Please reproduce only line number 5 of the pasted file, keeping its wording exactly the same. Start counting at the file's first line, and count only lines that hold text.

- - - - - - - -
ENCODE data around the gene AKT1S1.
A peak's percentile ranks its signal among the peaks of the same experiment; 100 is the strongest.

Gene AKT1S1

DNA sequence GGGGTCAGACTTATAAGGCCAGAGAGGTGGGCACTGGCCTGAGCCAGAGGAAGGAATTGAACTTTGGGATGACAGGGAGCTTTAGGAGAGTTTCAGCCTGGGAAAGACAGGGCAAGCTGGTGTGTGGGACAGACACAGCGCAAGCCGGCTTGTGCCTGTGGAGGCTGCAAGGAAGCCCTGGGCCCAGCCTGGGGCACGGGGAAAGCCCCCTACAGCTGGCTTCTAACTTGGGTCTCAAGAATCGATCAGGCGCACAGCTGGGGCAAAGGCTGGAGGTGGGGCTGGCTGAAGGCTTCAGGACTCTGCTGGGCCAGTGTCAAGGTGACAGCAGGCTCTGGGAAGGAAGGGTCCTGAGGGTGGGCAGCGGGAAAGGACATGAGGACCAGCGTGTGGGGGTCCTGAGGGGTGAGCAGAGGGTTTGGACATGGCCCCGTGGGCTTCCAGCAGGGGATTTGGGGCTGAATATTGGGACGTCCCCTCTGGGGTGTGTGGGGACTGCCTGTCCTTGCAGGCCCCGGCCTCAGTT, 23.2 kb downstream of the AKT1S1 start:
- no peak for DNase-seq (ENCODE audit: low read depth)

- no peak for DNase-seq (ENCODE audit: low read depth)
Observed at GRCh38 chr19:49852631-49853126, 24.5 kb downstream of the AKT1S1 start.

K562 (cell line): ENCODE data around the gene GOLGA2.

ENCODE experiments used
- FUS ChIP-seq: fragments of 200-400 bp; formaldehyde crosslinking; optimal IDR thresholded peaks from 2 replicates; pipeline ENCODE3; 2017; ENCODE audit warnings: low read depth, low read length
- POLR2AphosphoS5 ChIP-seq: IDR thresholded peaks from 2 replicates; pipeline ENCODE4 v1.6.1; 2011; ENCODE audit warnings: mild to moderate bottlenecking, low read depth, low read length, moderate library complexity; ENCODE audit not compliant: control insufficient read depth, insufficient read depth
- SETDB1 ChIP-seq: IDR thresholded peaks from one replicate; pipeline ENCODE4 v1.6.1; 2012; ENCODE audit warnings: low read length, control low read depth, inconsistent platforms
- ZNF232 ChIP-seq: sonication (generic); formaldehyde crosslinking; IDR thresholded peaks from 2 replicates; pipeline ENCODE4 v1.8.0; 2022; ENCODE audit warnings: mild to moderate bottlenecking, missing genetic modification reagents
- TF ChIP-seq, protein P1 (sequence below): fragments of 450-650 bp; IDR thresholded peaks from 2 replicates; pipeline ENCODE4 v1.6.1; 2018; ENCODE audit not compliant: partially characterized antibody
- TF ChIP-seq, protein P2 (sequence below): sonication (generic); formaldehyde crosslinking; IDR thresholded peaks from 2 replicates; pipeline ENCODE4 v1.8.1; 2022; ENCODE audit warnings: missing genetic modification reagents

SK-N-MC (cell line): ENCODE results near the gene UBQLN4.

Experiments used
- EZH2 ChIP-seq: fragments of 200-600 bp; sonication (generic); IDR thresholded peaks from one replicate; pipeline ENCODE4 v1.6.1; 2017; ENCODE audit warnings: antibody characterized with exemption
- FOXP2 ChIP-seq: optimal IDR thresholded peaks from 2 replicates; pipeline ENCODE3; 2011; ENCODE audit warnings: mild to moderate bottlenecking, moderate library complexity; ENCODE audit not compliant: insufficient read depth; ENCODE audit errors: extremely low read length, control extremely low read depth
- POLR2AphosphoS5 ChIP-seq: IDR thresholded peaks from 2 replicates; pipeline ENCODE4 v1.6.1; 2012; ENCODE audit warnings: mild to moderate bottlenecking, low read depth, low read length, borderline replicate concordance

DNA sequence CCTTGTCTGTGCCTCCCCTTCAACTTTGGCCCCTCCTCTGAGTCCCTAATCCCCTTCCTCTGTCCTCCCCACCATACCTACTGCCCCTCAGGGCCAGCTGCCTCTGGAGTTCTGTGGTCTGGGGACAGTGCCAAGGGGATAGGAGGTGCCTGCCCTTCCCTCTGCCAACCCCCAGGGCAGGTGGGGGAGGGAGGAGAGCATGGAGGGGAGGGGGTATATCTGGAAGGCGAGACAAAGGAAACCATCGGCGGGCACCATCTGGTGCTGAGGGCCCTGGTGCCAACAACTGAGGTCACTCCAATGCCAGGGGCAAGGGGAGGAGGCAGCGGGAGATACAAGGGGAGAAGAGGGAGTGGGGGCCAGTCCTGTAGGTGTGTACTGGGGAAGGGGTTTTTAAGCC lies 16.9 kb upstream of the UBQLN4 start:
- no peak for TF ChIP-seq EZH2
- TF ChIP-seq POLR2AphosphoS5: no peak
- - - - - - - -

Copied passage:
- no peak for DNase-seq (ENCODE audit: low read depth)